Defining and Cultivating Creativity in Kibera, Kenya

By: Gabrielle Arenge '14

Advising Faculty: Audrey Zakriski

This honors thesis examined creativity as a tool for youth empowerment and community development in East Africa’s largest slum, Kibera. Arenge designed and implemented a seven-week creative curriculum in Amani Art, an after-school arts program, in order to stimulate creative thinking and problem solving skills among 15 of the Kibera slums’ most at-risk youth. The participating youth's creative thinking skills, intrinsic academic motivation, and self-esteem were measured before and after the pilot program through questionnaires, observations and individual interviews. Additionally, she explored the concept of “creativity” when conducting over 240 interviews with Kibera residents. The final analyses integrate the community’s perceptions of creativity, classroom observations, student questionnaires and interviews, and program evaluations in order to paint a portrait of creativity as it currently is understood in Kibera, evaluate the effectiveness of the creative curriculum, and suggest ways in which a community can uniquely utilize creativity to address social problems.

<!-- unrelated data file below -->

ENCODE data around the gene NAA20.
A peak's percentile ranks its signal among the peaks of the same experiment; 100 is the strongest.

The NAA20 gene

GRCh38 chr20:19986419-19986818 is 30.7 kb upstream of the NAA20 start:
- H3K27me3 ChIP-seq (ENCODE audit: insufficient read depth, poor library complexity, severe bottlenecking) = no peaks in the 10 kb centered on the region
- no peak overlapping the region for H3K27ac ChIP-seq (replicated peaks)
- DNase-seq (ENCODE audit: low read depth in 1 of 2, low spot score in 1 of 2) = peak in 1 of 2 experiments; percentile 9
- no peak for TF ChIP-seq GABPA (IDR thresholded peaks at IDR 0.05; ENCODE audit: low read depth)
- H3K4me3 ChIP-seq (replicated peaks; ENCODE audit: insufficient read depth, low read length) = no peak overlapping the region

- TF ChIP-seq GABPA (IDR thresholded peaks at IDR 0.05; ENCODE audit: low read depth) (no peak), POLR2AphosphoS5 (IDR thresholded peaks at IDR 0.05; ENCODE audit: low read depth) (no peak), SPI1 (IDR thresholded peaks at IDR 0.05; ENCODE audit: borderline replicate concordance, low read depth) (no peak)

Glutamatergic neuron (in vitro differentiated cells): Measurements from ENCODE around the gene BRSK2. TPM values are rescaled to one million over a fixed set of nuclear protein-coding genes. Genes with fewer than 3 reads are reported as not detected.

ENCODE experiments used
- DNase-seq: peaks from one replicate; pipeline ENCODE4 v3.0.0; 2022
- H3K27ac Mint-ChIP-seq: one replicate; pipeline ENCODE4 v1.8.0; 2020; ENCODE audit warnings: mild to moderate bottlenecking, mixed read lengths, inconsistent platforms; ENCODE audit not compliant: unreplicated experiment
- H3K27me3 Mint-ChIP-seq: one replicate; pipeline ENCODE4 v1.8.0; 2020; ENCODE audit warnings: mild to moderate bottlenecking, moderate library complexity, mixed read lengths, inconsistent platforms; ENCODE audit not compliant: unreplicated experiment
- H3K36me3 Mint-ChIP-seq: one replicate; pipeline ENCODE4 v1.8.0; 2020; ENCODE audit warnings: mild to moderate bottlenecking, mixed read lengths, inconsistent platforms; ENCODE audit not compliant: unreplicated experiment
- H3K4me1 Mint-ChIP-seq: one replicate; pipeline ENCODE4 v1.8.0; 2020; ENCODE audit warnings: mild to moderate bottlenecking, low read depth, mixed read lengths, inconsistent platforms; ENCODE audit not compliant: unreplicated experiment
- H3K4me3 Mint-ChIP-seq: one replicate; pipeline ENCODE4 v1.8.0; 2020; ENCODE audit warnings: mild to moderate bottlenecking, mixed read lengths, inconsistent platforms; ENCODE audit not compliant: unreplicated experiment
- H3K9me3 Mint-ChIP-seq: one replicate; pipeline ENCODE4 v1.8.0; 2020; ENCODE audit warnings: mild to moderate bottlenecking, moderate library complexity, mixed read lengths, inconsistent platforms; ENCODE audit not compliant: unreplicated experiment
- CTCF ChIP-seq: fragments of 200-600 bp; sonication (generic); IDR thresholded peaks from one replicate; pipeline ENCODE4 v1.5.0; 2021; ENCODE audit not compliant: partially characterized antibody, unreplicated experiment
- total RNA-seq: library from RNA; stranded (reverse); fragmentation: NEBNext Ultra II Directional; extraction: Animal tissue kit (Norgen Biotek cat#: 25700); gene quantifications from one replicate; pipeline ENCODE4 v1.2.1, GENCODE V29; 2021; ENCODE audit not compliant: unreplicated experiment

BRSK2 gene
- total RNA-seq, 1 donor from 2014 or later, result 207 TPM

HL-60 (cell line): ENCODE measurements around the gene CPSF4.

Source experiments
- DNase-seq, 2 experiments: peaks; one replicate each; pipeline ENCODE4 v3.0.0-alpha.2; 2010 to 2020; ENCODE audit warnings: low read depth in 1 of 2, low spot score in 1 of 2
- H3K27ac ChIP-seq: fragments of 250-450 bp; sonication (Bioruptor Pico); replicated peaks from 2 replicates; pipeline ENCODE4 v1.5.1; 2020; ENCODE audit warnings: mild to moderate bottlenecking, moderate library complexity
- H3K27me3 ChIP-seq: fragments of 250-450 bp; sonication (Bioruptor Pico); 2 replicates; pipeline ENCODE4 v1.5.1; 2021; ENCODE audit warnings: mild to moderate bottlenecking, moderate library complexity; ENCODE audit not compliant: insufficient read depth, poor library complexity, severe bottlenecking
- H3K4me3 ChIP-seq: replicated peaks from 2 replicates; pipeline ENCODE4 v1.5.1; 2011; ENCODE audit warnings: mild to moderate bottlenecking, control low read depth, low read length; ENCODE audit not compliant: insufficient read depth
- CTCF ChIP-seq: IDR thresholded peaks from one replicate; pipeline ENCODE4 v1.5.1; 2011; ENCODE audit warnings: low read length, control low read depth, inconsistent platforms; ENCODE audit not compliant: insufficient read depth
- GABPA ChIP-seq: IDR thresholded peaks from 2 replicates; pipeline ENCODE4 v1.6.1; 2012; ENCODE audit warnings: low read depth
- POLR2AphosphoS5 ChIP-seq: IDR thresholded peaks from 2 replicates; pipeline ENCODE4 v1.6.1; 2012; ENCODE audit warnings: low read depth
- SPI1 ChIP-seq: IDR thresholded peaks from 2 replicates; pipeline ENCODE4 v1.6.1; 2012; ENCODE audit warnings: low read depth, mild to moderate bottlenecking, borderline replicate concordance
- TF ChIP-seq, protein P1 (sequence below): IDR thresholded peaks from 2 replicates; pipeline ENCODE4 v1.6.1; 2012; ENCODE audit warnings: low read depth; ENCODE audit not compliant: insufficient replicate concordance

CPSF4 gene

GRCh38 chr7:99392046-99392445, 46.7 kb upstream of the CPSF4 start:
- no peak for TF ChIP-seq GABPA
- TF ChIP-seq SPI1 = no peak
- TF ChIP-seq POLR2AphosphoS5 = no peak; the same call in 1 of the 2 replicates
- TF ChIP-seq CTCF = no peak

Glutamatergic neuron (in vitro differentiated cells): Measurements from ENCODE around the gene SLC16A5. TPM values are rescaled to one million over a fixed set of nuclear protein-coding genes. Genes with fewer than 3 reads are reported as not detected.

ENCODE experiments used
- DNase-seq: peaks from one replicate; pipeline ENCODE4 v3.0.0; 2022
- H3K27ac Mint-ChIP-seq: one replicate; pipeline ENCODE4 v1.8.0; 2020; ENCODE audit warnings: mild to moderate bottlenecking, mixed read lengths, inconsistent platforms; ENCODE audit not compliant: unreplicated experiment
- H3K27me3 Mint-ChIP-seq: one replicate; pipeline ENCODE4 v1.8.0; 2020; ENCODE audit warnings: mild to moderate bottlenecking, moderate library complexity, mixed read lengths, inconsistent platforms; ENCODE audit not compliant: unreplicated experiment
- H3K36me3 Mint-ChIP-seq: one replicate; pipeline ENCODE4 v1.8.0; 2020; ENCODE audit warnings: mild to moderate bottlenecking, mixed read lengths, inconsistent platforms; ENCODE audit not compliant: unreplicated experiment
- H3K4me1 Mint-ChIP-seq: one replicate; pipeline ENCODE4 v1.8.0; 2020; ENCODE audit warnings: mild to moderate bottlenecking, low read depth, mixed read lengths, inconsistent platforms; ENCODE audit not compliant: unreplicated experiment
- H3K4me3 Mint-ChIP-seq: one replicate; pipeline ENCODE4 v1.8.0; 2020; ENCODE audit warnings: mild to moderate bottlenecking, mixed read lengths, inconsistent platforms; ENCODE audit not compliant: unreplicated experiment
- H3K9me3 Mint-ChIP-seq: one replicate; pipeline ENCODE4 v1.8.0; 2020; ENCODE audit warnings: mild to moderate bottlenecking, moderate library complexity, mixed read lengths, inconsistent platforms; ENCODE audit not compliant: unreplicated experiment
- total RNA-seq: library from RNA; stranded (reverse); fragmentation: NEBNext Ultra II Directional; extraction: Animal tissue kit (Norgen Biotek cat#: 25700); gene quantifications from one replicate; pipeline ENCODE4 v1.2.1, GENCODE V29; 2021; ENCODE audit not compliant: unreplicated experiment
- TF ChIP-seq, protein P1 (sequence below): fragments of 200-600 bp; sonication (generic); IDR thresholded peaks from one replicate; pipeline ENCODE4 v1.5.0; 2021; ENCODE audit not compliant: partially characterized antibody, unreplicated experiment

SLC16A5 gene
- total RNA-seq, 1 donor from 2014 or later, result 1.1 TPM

This honors thesis may be viewed in its entirety at Digital Commons @ Connecticut College.

Related Fields: Holleran Center, Psychology